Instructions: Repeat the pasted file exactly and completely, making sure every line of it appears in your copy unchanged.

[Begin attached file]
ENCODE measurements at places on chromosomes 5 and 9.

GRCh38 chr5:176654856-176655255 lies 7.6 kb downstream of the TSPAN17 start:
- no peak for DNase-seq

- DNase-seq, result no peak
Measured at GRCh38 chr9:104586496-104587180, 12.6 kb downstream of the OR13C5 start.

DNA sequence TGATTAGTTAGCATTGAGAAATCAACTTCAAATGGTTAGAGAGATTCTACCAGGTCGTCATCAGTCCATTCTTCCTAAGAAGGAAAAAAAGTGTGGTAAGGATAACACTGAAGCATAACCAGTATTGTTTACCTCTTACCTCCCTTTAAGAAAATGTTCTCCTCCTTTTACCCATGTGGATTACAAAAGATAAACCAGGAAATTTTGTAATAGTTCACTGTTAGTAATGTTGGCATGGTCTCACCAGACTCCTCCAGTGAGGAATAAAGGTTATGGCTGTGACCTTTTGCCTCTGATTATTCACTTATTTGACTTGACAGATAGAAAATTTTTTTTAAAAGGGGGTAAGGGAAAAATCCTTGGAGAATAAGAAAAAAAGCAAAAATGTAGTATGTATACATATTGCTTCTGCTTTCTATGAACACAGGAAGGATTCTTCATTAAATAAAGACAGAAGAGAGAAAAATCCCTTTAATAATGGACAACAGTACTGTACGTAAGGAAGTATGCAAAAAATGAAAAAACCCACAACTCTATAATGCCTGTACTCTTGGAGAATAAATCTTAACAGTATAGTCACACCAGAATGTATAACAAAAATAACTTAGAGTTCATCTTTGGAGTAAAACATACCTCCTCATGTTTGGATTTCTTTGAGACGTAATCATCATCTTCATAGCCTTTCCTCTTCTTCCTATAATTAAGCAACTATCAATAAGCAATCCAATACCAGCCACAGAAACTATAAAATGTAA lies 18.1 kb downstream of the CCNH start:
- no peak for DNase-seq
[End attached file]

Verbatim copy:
ENCODE measurements at places on chromosomes 5 and 9.

GRCh38 chr5:176654856-176655255 lies 7.6 kb downstream of the TSPAN17 start:
- no peak for DNase-seq

- DNase-seq, result no peak
Measured at GRCh38 chr9:104586496-104587180, 12.6 kb downstream of the OR13C5 start.

DNA sequence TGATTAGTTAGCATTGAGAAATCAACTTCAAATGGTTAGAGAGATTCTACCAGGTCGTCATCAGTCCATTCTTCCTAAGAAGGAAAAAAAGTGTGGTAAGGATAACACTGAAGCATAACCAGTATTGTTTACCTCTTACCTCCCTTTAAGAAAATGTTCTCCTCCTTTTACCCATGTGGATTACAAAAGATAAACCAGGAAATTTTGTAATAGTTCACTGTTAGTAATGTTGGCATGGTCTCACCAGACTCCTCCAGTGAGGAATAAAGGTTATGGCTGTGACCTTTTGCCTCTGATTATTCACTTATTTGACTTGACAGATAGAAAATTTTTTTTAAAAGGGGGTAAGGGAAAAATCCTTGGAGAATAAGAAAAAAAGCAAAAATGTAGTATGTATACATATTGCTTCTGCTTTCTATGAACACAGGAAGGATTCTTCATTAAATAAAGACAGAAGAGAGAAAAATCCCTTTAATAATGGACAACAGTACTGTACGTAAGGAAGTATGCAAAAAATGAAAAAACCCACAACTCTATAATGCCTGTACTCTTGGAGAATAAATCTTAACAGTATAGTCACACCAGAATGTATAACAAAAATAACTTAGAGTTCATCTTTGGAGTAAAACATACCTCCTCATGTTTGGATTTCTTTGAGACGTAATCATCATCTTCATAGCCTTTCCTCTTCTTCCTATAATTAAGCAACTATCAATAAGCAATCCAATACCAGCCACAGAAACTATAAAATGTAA lies 18.1 kb downstream of the CCNH start:
- no peak for DNase-seq